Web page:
first formed by our parents, then family, then friends, schoolmates, employers, onward and
    onward, our minds becoming ever harder and harder with ‘knowledge’ until it gets to the point
    that our perceptions cannot change (supposedly. A liberal thinker might disagree, actively
    seeking to challenge their mind with all that is new). A young mind is truly a blank slate,
    and either way you push, or don’t push, will end in long, chalky lines.

    Maybe the best answer would be to set Ethan into an more agnostic mind set; ‘God’ is a concept
    that is not very well understood by the human mind.

    Wait. What the fuck am I saying.. What a messy idea.

    There needs to be some kind of grounding, a foundation for knowledge to build off of.

    You should have like, 28 kids, and have them each follow a different religion/philosophy
    and argue with each other til they stumble on The Truth.

    Whatever plan you come up with is hopefully better than that, haha

  6. I’m going to honest here. I have spent the last 15 minutes writing and backspacing whatever it was that i had wrote.

    More backspacing.

    i’ll hit everyone back with replies in the next few days. I am brain-farting. i have been living off of energy drinks the past few days since the start of my new job. I’ve been also trying to write papers for school the past week and a half.

  7. Perhaps “brainwashing” is a bit hyperbolic, but it’s certainly not far enough off the mark for comfort. I’m not opposed to religion as such; but I understand that religious thought, in virtue of its gravity and its complexity, should seldom be taught to the often gullible minds of children.

    I speak as pointedly as I do about the matter because I don’t believe we as a society realize the potentiality of religious exposure to harm children psychologically. Many people struggle throughout childhood and adolescence with unlearning the preconceptions of their parents’ faith, or with compromising themselves to accord with values they never asked to learn. This creates an intense psychic disharmony, often during periods of life which are troubling enough as it is.

    Of course, little is true universally. I don’t believe that religion will always be bad for every child exposed to it. But we must approach the matter with reverence and trepidation – the damage, when it’s done, is very real and seldom repaired easily.

  8. Ahh… finally a day off and no more papers to write.

    And now onto the responses.

    Mike – You pretty much stated everything I wanted to say. My hesitation with religion and Ethan is because the effects of Religion can be hard, if not impossible to undo at the adult age.

    Yacob – Teaching that God is a concept is not all that bad of an idea. As a child he could be taught the “idea” of religion, but necessarily full on introduced into it. The main reason I want him to be older when he drifts into religion (if he chooses to) is because I think it’s hard to find religion as a credible reason for existence to the mature adult mind.

    kevinmk – My only problem with my wife taking him to church would be his age. At a young age you can be lead to believe anything, and everything.

    When I was a child I would ask where I came from. My mother would tell me I came from “Munchkin Land.” I believed this when I was a little kid.

    So the questions Ethan may pose while at church could be responded with a religious answer; therefore, he may take these religious answers to his questions at face value. And when these answers are bombarded on you on a weekly basis they eventually become true.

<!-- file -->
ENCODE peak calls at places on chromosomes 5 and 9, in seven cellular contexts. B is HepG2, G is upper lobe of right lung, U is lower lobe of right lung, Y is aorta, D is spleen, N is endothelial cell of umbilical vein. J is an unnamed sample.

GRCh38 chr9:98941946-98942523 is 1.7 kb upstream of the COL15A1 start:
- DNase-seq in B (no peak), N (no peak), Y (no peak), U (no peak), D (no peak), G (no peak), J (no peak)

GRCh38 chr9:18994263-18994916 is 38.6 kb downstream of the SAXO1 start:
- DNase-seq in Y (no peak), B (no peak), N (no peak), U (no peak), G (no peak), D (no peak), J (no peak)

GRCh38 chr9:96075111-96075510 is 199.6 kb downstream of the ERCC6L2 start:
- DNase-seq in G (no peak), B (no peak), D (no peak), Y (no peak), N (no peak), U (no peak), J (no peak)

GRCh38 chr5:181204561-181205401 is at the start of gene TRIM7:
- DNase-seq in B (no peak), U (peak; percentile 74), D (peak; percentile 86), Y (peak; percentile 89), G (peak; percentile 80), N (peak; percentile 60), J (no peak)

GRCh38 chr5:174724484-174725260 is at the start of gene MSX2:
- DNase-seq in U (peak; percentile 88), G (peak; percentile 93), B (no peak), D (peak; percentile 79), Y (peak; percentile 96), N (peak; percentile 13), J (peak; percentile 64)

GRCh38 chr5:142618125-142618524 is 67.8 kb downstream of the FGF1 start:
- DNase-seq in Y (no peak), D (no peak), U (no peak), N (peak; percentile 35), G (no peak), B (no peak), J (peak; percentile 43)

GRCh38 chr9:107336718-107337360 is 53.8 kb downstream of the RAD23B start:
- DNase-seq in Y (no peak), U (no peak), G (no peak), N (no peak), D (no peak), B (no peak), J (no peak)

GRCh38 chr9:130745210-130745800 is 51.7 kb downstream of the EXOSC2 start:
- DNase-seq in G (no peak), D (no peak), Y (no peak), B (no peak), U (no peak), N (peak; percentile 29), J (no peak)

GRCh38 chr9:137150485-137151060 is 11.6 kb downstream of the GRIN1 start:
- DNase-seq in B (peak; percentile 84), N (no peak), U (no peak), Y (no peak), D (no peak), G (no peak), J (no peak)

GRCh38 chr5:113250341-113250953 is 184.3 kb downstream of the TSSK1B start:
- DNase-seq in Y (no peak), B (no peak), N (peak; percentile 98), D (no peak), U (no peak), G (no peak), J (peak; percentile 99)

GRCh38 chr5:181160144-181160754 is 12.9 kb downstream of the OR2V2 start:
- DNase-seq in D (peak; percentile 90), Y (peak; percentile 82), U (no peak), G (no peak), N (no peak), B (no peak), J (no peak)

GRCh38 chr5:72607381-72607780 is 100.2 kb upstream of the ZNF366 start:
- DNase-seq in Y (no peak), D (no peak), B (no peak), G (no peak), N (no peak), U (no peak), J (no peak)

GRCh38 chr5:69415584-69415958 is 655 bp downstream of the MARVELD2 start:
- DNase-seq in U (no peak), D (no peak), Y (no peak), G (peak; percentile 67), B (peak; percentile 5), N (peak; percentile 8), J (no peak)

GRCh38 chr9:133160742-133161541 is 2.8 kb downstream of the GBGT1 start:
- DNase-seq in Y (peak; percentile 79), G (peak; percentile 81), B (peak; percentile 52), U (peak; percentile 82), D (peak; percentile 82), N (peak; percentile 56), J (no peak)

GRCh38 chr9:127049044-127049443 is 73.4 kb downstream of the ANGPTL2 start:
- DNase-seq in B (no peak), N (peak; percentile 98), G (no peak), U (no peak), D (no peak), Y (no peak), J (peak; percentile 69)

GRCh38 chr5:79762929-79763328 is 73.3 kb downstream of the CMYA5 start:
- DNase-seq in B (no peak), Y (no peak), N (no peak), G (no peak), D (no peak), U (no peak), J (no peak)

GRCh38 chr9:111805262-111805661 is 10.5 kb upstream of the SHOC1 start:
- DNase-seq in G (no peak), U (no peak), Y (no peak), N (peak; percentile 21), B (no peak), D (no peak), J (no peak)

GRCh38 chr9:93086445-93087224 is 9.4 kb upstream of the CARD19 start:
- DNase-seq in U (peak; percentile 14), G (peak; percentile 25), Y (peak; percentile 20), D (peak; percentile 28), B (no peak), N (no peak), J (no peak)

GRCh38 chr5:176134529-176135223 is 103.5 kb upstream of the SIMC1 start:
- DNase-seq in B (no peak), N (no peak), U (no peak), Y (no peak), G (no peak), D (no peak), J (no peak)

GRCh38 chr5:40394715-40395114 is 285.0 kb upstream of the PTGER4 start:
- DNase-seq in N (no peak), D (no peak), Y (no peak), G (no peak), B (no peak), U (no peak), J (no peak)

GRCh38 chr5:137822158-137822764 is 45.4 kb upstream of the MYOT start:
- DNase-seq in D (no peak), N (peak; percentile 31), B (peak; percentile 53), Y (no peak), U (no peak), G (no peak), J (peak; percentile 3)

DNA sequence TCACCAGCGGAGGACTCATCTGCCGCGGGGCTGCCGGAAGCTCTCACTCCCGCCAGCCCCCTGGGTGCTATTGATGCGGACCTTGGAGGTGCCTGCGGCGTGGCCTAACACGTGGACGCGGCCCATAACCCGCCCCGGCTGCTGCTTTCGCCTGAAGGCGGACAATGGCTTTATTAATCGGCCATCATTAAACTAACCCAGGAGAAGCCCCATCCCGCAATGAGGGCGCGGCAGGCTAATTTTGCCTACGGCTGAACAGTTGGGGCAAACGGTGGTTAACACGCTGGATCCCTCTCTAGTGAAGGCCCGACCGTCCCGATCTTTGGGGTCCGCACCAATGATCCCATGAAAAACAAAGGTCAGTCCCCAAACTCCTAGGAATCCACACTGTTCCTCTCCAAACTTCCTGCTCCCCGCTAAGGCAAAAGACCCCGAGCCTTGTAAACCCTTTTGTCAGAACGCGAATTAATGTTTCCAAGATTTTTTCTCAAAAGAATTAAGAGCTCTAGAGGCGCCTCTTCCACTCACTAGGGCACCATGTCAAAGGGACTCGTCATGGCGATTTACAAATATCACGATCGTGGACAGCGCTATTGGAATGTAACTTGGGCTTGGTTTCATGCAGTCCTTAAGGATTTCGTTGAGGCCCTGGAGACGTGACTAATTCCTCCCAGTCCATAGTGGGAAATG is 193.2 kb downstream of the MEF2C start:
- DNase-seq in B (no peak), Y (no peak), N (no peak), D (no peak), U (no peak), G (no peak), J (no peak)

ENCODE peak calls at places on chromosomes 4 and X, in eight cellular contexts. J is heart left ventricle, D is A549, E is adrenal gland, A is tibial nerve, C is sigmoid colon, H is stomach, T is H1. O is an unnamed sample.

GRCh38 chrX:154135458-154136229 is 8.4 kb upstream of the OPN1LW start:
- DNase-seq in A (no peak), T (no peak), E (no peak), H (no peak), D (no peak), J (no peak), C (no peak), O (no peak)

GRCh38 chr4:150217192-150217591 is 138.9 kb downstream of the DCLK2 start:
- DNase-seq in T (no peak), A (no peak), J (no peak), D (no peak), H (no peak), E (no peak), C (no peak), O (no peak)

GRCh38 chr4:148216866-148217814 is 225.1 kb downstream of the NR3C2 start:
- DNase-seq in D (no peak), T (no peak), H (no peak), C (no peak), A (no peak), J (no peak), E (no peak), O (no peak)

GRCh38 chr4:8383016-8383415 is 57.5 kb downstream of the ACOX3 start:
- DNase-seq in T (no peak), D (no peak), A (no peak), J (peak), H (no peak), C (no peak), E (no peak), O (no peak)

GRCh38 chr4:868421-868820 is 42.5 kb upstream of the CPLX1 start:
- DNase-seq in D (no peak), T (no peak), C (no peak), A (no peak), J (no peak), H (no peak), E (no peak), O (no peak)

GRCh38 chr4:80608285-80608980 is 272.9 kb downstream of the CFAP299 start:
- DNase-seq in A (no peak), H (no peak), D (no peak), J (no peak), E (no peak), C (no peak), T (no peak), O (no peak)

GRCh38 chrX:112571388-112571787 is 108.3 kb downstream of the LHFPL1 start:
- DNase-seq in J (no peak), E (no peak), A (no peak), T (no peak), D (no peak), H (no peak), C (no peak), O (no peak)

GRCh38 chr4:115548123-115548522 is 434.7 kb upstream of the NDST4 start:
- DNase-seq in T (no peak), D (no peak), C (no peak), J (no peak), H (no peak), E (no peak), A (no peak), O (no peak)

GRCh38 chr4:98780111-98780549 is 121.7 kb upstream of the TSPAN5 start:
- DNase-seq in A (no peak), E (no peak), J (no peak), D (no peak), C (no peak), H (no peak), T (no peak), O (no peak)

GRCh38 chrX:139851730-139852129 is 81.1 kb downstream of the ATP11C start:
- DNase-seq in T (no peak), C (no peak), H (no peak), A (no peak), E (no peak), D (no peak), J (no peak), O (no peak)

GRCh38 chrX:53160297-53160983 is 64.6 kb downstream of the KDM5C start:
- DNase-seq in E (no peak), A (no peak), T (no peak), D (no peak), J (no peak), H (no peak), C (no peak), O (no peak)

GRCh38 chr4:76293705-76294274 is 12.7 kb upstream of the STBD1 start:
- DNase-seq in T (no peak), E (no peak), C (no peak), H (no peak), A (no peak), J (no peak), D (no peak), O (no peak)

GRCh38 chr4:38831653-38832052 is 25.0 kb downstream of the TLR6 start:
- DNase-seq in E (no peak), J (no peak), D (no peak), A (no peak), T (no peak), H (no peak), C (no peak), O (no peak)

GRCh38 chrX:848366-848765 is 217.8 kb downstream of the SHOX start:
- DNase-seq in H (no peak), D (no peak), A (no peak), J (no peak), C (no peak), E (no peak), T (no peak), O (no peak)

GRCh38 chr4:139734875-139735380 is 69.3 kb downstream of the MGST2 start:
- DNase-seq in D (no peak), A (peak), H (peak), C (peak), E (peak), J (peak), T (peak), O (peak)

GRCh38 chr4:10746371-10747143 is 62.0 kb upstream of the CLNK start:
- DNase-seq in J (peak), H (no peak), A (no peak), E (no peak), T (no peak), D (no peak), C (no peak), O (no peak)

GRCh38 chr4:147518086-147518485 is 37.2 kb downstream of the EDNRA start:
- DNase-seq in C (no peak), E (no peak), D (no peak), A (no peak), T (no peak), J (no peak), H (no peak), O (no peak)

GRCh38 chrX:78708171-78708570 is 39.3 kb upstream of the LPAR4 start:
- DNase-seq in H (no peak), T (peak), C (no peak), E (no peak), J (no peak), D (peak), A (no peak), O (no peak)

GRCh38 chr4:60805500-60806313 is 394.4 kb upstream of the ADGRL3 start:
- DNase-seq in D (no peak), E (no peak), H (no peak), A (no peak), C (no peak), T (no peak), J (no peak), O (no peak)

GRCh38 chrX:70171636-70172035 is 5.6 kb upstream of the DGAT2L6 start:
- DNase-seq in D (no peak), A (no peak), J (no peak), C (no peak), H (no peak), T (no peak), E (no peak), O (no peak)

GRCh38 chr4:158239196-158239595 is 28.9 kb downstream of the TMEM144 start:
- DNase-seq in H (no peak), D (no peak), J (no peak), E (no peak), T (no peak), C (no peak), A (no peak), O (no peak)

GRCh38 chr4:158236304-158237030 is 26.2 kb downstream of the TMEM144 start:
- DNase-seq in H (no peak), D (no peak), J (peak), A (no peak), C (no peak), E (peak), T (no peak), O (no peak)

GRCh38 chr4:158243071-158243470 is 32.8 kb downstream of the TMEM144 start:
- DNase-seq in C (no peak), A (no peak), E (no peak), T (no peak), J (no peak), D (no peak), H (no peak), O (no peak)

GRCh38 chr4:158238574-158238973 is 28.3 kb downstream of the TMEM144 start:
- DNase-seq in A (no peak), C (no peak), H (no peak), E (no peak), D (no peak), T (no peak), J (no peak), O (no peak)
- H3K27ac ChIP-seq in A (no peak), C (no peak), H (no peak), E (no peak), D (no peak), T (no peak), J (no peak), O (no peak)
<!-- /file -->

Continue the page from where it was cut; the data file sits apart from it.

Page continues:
I don’t want him to be caught up in a close-minded, I am right, follow god or you shall burn in hell for all eternity kind of lifestyle. i want him to be open-minded, and let’s face it, religion and open-mindedness doesn’t flow very well together.

    • davidrsheehan

      Tom, despite being devoutly opposed to the idea of a god, I have to argue with your last part.

      Religion and open-mindedness CAN (and probably do, if I looked for it) flow well together, just as not believing in god and being open-minded can.

      I think that Mike makes some interesting points about the psychological effects of religion on the impressionable, but I also understand now (not something I’ve always come to terms with very well) that religions are as much about the very human sense of “community” as they are about any belief.

      I was given the option to attend church as a child – my grandmother would sometimes take me. As a youth, I did bells for a while and my parents attended every time I played, just like with sports. But I never really believed, and always felt outside of the community, even in its midst (in retrospect, this was part of a larger problem I had/have with feeling communal bonds with humanity – a species I have some difficult times trying to understand most days).

      I didn’t answer your question, Tom, and I don’t think I can. I’d go with honesty, like others have said above. And open-mindedness. Try to turn your kid into a non-believer and they just might wind up being a priest. Kids have a funny way of gaining independence.

  9. kevinkmjr

    My final thought on this topic is the whole close minded concept. Most ‘non-believers’ (please forgive the grouping term) feel that they are more open minded for the sole fact that they refute the possablity of the existance of a god. It is my experience that the truth is, in my opinion, the opposite. Myself and many that believe like me CHOOSE to believe the way that we do in a non-denominational manner. I am very open to discussion and possibilities that lay out of the realms of my personal choice in belief. Most of the people that I know that are not believers will stearnly and/or angrily fight against the idea of a supreme being and/or a specific deity. Which is less open minded: believing in something while accepting other possibilities or completely ruling out certain ideas?